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Pay Parity Necessary for Mâori and Iwi

New Zealand Nurses Organisation

Media Release

29 May 2008

Employers and Union United:

Pay Parity Necessary for Mâori and Iwi Primary Health

Mâori and Iwi Primary Health Care workers and employers are united today in their call for Parliament to provide the funding required to deliver pay parity with health care workers working for District Health Boards.

Members of the New Zealand Nurses Organisation have been in bargaining with 60 Mâori and Iwi Primary Health providers for a multi-employer collective agreement (MECA). Through the negotiation process, the two parties have built a strong relationship based on tikanga and partnership. This is reflected in the agreed name of the document – Te Rau Kôkiri.

While both parties agree that pay parity is necessary for the sector, there appears a clear gap between the current levels of funding available and those required for implementation.

NZNO members and employers’ representatives will deliver their petition, signed by over 11,000 New Zealanders, calling for Parliament to allocate the required funding at 1:00 pm today in front of Parliament. The petition will be received by Mâori Party Co-Leader Tariana Turia and representatives from most political parties will also attend.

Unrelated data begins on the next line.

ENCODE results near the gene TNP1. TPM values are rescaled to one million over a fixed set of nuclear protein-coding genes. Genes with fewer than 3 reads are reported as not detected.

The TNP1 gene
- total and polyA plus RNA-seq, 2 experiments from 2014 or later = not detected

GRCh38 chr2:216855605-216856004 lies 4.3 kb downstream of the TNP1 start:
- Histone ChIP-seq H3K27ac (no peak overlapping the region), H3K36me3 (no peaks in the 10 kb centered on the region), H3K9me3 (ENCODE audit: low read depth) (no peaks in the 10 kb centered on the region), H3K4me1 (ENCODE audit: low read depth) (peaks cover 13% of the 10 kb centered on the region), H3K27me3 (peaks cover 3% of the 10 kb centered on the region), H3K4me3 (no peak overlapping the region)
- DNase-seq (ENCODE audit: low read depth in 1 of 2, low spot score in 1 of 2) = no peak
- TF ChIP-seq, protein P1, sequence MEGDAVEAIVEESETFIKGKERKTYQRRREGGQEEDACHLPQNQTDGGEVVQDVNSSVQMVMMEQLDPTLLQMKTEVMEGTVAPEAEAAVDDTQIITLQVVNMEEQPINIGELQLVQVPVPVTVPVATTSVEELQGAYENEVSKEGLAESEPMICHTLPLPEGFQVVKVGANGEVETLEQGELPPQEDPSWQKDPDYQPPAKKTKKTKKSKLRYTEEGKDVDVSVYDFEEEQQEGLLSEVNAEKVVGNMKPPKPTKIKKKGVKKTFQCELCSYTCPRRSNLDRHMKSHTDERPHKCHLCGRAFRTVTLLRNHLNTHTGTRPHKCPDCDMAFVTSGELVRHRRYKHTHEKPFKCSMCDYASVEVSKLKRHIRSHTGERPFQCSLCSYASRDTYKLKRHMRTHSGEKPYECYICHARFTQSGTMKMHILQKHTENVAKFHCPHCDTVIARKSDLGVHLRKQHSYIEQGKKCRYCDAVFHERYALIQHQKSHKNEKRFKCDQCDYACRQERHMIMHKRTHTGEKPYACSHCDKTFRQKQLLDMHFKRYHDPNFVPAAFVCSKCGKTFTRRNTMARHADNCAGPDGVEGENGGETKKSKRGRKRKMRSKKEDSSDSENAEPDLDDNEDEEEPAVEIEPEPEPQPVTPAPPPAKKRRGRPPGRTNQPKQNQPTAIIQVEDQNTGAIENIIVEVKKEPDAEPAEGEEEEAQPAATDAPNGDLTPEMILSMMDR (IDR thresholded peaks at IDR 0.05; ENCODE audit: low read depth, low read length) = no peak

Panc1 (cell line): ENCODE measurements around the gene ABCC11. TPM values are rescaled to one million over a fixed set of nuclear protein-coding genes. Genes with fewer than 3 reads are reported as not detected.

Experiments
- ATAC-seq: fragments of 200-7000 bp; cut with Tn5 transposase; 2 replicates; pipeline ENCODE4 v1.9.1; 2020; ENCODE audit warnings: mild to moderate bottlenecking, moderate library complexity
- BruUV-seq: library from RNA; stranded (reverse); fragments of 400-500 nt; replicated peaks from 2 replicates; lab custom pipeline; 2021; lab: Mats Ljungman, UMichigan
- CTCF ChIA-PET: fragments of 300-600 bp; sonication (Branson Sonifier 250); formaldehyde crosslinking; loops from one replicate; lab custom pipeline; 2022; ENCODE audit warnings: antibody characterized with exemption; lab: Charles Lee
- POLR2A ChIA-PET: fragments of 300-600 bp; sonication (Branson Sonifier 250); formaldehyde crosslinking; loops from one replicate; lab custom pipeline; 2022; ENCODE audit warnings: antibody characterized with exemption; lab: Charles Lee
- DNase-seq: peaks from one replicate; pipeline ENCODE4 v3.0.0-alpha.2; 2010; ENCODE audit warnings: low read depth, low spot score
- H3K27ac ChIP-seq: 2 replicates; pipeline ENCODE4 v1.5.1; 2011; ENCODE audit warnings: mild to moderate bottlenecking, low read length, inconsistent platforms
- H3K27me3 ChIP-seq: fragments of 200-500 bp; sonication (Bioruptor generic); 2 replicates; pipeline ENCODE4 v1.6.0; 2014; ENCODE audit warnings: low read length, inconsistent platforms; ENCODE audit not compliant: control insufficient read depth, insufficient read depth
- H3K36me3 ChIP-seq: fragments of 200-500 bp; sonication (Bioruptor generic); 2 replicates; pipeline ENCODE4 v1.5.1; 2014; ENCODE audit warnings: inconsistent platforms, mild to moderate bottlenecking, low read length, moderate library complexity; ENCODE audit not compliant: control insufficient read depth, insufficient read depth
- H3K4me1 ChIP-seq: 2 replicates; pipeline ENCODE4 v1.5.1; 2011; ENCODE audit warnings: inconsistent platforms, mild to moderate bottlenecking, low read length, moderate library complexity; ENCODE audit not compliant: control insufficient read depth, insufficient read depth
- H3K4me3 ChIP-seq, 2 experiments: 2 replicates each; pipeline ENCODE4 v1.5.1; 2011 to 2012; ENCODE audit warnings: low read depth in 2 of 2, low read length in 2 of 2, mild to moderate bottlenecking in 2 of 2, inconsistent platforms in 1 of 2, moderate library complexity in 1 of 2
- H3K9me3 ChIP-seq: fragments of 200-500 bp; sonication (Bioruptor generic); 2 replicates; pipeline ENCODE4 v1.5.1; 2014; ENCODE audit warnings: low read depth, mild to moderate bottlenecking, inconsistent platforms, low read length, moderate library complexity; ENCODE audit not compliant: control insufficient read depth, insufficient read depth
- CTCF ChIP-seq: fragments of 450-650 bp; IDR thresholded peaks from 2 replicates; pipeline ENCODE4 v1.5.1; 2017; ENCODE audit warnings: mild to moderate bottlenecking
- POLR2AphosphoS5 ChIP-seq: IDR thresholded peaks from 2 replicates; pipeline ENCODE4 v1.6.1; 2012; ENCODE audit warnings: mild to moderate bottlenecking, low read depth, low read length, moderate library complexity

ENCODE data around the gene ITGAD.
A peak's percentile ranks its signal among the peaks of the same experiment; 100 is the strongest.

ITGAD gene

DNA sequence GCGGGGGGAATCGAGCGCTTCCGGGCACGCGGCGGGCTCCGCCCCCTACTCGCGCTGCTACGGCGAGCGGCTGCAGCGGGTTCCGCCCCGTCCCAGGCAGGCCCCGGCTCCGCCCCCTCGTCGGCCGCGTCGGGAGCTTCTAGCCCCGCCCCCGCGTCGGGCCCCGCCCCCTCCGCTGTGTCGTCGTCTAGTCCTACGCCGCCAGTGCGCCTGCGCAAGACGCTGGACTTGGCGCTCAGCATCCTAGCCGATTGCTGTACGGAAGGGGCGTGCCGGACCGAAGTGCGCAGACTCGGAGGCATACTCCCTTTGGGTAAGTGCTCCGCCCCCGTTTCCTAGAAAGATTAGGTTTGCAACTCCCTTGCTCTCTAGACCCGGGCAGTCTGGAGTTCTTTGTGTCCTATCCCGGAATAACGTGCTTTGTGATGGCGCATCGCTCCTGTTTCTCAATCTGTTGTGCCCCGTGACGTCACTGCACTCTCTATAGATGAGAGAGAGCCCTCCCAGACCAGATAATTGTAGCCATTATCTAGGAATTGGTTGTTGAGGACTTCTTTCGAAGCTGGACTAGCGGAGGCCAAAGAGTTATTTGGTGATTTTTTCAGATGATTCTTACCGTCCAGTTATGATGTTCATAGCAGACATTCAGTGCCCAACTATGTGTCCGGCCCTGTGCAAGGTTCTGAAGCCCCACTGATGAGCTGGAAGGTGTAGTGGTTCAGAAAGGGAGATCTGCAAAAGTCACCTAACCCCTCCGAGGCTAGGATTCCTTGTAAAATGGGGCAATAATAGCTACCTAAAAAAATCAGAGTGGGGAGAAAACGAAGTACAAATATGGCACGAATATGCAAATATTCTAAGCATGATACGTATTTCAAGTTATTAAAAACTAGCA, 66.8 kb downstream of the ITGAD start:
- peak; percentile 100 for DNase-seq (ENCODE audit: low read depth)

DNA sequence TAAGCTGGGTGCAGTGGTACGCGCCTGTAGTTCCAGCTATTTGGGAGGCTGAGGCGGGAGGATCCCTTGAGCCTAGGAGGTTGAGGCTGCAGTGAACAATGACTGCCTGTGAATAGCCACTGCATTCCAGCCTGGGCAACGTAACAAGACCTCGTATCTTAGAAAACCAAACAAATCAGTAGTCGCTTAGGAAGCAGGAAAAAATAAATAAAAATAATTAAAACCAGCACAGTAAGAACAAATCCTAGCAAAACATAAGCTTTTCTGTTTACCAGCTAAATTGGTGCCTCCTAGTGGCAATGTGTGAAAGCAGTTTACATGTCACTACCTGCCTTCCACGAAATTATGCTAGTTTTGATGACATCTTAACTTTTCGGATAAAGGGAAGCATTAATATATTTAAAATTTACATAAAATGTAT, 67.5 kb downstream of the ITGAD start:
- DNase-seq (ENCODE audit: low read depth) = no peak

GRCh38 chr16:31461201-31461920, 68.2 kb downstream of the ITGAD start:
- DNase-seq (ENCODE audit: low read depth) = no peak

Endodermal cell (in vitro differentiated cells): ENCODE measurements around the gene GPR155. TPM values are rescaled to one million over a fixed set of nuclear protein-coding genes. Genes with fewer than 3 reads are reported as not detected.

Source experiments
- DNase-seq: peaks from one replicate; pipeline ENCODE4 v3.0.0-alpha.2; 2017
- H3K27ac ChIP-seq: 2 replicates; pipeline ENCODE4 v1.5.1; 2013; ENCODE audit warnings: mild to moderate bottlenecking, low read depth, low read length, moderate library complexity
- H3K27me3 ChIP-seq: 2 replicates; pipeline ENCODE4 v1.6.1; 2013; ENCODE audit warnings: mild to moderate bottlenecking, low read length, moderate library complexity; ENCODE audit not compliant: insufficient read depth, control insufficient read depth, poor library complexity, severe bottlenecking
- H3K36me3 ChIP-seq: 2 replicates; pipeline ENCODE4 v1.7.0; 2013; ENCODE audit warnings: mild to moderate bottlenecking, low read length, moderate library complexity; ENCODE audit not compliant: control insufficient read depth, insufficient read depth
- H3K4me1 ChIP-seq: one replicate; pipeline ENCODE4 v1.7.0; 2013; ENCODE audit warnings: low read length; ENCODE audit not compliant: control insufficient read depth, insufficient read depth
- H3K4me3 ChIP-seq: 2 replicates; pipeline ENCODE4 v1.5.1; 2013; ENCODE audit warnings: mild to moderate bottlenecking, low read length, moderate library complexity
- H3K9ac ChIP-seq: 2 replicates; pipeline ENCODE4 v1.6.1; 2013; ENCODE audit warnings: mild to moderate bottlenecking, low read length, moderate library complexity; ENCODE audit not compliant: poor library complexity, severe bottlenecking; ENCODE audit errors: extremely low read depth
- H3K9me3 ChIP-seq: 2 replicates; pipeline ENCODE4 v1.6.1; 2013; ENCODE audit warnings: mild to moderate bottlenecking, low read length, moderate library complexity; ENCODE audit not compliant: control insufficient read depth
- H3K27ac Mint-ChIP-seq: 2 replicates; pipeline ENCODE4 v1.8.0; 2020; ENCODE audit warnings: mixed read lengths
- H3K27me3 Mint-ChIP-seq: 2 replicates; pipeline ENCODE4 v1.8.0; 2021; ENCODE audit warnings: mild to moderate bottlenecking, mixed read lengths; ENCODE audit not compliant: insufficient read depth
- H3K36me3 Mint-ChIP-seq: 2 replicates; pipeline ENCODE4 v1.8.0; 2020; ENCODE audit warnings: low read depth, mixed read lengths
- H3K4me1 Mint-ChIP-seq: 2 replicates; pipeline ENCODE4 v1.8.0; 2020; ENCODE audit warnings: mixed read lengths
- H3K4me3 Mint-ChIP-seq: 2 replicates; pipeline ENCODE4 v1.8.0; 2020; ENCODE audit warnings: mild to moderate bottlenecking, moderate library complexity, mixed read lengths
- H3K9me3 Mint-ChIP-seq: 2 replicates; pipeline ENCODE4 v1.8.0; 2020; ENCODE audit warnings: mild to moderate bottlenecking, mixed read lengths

NZNO lead advocate, Joanne Wrigley says that pay parity is absolutely necessary if the sector is to retain the staff required. “Primary Health nurses and health workers are often the first health professionals people see. Their dedicated and skilled delivery of services to Mâori communities are key to the success of Government’s primary health care strategy. This is about making sure these communities get the service required to achieve positive health outcomes,” says Joanne Wrigley.

According to a survey undertaken by NZNO in June this year, Registered Nurses working for Mâori and Iwi Primary Health providers earn on average $22.73/hr compared to a base rate of $26.66/hr for most Public Hospital nurses.

“The simple fact is that there are jobs available in the DHBs that pay considerably better than the equivalent position in the Mâori and Iwi Primary Health sector. It is getting harder and harder for the providers to retain the staff required to deliver a quality service. It’s the communities that suffer,” says Joanne Wrigley.

NZNO and the employers’ representatives hope to press their case further before the Health Select Committee.

ENDS

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